The vegan dilemma: organic animal-based or chemical?
Many vegans would accept that organic fertiliser is preferable to chemical but organic fertiliser is manure, urine, bone meal and blood meal as a byproduct of animal processing in the food chain – these nutrient-rich compounds allow efficient yields to come from crops.
The other way of increasing crop yield is to use chemical-based fertiliser, but there are clear drawbacks to this.
The three most important nutrients for plants are nitrogen (N), phosphorus (P) and potassium (K), hence a fertiliser containing all three is called NPK.
How these artificial fertilisers are made varies, but nitrogen is often made by treating methane (natural gas and a greenhouse gas) in a process to combine it with nitrogen in the air. Phosphorus is usually made by treating mined mineral rocks with a strong acid, and potassium is again mined mineral rock that is chemically further processed.
Clearly, this production is not only very energy-intensive but also finite, so not sustainable.
The synthetic fertilisers used in agriculture has wide-reaching environmental consequences. According to the Intergovernmental Panel on Climate Change (IPCC) Special Report on Climate Change and Land, the production of these fertilisers and associated land-use practices are key drivers of global warming.
The use of fertiliser has also led to a number of direct environmental consequences: agricultural runoff which leads to downstream effects like ocean dead zones and waterway contamination, soil microbiome degradation, and accumulation of toxins in ecosystems.
So for someone following a vegan diet, the path of least harm, given these two choices, would hopefully be to accept the use of a by-product of animal farming, recycling these nutrients into further plant growth.
Why do we need to do this?
We eat plants for their nutrients and the nutrients come from the earth they are grown in. When bone meal is fed to plants these molecules are broken down by soil biology and become a part of the plant we eat. We in turn then absorb some of these compounds when we consume the plant, so we are indirectly consuming the elements in the bones that originally come from plants and so on.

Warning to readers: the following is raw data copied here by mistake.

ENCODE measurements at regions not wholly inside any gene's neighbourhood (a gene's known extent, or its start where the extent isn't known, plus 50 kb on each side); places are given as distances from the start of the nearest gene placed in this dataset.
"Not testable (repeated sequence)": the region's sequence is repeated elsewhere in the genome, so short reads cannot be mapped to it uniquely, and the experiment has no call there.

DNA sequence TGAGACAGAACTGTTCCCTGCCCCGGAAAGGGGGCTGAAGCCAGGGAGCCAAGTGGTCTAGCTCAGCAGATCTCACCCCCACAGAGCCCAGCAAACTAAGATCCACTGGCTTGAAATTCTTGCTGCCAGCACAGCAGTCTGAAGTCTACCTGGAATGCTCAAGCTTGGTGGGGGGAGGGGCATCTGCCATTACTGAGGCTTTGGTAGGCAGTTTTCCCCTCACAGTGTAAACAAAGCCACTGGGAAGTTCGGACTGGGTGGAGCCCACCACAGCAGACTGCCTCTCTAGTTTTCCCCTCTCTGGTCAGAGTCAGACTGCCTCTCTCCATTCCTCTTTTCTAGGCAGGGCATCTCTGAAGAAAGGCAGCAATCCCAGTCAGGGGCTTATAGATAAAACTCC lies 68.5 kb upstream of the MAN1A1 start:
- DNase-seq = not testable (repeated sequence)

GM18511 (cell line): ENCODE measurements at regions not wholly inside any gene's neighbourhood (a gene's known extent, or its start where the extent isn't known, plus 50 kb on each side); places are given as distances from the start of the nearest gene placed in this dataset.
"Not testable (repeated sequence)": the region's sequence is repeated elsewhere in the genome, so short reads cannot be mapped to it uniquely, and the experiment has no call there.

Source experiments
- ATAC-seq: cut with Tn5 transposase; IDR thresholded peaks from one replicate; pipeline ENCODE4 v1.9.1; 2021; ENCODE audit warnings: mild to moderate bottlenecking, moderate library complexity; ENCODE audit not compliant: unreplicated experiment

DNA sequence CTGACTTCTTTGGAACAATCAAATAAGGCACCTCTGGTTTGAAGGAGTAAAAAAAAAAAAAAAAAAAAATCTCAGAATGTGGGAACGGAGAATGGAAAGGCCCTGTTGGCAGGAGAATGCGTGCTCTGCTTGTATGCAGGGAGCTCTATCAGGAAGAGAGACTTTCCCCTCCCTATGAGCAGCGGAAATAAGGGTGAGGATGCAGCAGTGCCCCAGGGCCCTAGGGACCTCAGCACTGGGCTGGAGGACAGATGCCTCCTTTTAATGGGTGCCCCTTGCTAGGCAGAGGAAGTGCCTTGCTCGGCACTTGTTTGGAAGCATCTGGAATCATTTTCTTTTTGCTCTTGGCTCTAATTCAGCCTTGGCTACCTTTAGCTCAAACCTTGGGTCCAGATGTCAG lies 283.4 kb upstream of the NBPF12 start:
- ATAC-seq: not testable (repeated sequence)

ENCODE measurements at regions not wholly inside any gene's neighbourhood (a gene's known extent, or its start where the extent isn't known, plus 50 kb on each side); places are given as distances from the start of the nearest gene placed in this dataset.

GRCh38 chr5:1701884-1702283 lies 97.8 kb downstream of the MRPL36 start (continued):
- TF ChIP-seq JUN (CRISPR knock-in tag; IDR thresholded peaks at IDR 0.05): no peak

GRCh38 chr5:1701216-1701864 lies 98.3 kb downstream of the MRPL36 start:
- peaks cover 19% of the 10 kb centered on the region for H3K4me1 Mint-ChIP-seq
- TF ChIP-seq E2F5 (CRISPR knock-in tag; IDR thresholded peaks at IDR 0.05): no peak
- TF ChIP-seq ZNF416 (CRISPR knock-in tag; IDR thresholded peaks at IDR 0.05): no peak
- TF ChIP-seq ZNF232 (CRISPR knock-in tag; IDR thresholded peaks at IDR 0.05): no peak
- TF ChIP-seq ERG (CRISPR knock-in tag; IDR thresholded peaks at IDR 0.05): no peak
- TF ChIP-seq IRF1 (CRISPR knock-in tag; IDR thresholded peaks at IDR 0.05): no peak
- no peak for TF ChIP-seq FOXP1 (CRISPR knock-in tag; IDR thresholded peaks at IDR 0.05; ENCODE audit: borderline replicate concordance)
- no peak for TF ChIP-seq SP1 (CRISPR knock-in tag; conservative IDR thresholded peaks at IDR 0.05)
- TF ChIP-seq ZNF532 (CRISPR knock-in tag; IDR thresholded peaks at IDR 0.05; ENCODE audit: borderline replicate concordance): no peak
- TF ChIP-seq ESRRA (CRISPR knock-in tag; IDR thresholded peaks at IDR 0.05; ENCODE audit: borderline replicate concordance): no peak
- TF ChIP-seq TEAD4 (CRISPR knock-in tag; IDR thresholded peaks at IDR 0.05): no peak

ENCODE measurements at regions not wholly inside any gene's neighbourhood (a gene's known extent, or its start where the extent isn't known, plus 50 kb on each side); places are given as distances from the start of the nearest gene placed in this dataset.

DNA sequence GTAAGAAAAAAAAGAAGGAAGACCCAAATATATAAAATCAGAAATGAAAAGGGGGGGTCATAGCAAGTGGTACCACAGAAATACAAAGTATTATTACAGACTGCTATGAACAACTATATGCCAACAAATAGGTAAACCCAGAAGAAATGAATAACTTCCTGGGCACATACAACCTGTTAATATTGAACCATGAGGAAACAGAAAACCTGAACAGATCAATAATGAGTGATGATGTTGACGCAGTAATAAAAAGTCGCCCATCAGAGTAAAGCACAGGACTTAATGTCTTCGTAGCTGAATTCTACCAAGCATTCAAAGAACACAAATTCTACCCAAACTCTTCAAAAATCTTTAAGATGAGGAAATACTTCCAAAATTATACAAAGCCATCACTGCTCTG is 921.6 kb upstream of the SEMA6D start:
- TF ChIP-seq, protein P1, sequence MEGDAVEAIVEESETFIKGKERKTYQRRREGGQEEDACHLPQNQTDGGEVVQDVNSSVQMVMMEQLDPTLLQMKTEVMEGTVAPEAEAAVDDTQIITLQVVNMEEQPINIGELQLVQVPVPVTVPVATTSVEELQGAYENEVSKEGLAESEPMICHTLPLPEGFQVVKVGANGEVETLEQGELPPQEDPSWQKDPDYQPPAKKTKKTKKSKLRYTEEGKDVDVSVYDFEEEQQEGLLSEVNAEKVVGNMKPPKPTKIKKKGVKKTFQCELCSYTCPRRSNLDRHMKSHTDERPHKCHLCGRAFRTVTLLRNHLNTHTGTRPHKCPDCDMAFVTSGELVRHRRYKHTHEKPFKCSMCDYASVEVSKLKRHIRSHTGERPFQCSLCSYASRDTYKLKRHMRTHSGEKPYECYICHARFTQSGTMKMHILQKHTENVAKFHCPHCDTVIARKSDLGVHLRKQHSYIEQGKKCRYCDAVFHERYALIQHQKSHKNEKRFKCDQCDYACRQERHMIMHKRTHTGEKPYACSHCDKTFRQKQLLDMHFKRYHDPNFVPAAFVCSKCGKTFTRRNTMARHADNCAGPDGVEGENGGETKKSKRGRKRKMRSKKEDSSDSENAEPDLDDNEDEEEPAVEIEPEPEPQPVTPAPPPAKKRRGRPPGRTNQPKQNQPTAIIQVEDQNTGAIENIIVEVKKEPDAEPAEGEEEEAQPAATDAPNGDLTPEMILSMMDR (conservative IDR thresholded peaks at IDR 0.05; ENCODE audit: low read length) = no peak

Above: Bone meal for gardening.
So where does bone broth come into this?
Bone broth is a liquid made from slow cooking animal bones and usually some vegetables for many hours to release nutrients held in the bones into the liquid.
This liquid can be used as a cooking ingredient and is the basis of stock, but in recent times it is becoming revered on its own as a nutritional powerhouse.
In general, bone broth is very nutritious. However, the nutrient content does depend on the ingredients you use, as each brings something different to the table.
Animal bones are rich in calcium, magnesium, potassium, phosphorus, and other trace minerals — the same minerals needed to build and strengthen your own bones
Connective tissue gives you glucosamine and chondroitin, natural compounds found in cartilage that are known to support joint health.
Marrow provides vitamin A, vitamin K2, minerals like zinc, iron, boron, manganese, and selenium, as well as omega-3 and omega-6 fatty acids
All of these animal parts also contain the protein collagen, which turns into gelatin when cooked and yields several important amino acids
As the ingredients simmer, their nutrients are released into the water in a form your body can easily absorb.
Many people don’t get enough of these nutrients in their diet, so drinking bone broth is a good way to get more
To sum up:
Bone broth contains super bioavailable nutrients that came from the earth. If we eat plants fertilised with bone meal for the nutrition they provide, maybe we would be better off simply boiling these bones and consuming the elixir directly. From a vegan stance, where's the difference? The bigger difference comes from rejecting this cycle of nutrition and introducing a chemical fertiliser.